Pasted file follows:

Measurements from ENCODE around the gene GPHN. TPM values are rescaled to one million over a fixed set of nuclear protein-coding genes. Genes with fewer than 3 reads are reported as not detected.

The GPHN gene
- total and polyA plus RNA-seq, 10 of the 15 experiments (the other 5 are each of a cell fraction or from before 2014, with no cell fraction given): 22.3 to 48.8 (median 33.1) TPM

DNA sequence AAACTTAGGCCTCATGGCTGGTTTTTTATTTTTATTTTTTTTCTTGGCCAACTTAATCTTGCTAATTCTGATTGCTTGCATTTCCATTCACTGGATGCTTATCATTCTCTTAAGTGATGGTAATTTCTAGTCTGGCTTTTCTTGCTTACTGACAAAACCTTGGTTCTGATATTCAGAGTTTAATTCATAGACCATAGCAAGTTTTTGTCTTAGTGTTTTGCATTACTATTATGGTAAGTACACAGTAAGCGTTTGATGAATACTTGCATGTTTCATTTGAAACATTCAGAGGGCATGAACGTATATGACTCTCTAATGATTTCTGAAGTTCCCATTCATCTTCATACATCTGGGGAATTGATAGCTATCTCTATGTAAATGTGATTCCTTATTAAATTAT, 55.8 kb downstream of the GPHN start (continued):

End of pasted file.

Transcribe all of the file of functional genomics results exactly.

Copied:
Measurements from ENCODE around the gene GPHN. TPM values are rescaled to one million over a fixed set of nuclear protein-coding genes. Genes with fewer than 3 reads are reported as not detected.

The GPHN gene
- total and polyA plus RNA-seq, 10 of the 15 experiments (the other 5 are each of a cell fraction or from before 2014, with no cell fraction given): 22.3 to 48.8 (median 33.1) TPM

DNA sequence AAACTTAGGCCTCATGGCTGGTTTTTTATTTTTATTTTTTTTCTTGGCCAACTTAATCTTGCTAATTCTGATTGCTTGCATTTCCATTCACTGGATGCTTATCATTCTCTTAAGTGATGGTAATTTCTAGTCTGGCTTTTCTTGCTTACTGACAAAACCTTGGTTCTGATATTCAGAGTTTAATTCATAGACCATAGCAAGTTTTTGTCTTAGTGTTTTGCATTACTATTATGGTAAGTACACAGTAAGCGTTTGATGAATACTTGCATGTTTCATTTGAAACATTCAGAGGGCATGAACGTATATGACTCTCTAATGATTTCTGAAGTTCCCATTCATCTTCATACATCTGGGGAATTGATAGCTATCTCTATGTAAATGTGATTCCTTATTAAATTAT, 55.8 kb downstream of the GPHN start (continued):